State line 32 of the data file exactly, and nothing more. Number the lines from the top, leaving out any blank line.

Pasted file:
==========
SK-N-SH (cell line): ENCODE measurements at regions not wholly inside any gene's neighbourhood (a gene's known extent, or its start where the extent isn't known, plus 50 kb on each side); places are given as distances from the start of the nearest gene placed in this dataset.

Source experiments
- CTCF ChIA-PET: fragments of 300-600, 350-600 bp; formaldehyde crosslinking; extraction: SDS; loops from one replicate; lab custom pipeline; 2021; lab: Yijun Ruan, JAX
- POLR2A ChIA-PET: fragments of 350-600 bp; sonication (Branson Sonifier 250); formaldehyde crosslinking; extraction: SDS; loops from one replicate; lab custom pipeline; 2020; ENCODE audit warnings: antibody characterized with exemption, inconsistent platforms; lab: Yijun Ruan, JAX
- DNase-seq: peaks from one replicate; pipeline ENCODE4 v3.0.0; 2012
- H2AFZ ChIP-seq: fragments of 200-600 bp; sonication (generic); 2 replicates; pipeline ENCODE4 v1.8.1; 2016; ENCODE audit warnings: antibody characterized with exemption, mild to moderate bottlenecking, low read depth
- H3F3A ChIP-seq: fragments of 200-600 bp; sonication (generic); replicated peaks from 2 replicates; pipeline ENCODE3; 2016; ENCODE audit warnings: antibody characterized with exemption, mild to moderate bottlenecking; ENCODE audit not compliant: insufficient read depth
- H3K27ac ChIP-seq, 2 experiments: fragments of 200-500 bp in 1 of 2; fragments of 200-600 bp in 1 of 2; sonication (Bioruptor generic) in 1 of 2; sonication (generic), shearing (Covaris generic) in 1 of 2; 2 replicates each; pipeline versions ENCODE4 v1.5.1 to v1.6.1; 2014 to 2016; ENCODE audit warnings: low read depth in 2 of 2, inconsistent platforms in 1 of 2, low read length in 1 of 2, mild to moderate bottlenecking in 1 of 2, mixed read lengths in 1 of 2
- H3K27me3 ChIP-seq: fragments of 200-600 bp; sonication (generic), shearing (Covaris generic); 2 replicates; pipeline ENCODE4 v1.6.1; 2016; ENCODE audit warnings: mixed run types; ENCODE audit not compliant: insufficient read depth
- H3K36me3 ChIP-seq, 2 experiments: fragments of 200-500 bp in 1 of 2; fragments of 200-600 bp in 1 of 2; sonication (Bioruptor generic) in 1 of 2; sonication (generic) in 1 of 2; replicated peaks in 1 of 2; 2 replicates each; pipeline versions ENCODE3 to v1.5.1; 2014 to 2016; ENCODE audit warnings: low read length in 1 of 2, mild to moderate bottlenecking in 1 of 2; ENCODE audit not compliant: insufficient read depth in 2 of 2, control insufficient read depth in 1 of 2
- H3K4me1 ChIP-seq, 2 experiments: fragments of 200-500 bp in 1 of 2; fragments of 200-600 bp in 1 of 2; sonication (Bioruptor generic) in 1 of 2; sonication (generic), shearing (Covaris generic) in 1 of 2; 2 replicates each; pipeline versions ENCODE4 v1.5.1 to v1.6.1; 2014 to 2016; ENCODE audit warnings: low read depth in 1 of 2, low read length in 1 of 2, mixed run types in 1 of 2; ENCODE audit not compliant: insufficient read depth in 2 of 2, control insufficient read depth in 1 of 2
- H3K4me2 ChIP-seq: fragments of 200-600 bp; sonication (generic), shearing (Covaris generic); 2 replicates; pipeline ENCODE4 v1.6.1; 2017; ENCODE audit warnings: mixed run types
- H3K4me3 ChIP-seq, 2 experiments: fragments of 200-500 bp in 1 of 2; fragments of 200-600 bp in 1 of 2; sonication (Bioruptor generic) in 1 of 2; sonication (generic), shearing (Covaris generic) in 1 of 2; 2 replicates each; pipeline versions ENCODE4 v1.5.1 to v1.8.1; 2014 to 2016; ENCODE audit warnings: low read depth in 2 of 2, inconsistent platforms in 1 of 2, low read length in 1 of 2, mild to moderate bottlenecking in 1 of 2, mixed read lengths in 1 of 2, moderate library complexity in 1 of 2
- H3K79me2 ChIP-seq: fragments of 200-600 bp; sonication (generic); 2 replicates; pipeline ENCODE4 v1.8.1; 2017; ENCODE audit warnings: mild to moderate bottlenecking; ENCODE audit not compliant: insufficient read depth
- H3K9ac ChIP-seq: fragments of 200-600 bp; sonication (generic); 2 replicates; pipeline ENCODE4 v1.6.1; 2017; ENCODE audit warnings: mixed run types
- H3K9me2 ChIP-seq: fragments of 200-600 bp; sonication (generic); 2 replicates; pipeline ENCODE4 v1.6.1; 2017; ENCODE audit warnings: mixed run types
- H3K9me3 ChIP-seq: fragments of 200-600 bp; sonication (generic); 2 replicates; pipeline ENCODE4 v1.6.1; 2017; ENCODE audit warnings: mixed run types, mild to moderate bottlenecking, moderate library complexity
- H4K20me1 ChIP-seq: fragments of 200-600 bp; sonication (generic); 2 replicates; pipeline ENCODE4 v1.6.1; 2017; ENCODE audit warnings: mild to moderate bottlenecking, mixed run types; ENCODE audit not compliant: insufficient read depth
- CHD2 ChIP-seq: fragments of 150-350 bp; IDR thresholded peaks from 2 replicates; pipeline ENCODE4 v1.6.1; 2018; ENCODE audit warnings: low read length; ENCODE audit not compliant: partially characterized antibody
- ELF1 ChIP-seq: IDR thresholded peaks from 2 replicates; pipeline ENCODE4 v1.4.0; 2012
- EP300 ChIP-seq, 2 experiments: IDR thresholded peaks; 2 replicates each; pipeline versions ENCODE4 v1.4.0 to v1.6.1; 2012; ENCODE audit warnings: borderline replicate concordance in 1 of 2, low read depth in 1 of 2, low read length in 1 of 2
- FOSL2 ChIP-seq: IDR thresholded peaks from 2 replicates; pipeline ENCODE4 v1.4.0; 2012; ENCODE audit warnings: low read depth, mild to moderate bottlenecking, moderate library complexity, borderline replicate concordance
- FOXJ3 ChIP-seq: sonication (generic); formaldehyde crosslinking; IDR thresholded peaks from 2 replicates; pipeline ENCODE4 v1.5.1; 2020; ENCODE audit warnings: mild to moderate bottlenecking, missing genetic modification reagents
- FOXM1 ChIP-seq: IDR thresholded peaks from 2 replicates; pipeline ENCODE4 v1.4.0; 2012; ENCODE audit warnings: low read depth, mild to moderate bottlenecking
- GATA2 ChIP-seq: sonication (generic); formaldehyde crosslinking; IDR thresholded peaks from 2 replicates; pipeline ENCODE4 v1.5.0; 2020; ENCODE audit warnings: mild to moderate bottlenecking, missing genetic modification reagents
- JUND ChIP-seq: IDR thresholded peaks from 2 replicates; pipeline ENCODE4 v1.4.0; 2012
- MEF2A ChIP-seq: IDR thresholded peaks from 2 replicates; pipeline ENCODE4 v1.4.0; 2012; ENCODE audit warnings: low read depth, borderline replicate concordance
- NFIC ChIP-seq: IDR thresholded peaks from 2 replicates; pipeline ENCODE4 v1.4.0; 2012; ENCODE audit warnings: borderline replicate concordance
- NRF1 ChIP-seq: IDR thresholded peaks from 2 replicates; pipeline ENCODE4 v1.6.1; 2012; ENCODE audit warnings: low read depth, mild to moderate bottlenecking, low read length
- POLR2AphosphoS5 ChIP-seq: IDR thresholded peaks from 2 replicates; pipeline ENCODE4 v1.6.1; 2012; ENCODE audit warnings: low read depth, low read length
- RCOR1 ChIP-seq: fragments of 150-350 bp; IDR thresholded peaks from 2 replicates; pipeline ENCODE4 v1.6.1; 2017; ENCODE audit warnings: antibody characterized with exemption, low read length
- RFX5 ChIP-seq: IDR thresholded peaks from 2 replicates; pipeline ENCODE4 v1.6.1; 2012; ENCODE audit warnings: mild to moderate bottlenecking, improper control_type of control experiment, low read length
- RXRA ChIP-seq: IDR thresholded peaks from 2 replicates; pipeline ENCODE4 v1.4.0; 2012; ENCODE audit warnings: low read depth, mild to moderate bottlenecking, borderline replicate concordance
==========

- RFX5 ChIP-seq: IDR thresholded peaks from 2 replicates; pipeline ENCODE4 v1.6.1; 2012; ENCODE audit warnings: mild to moderate bottlenecking, improper control_type of control experiment, low read length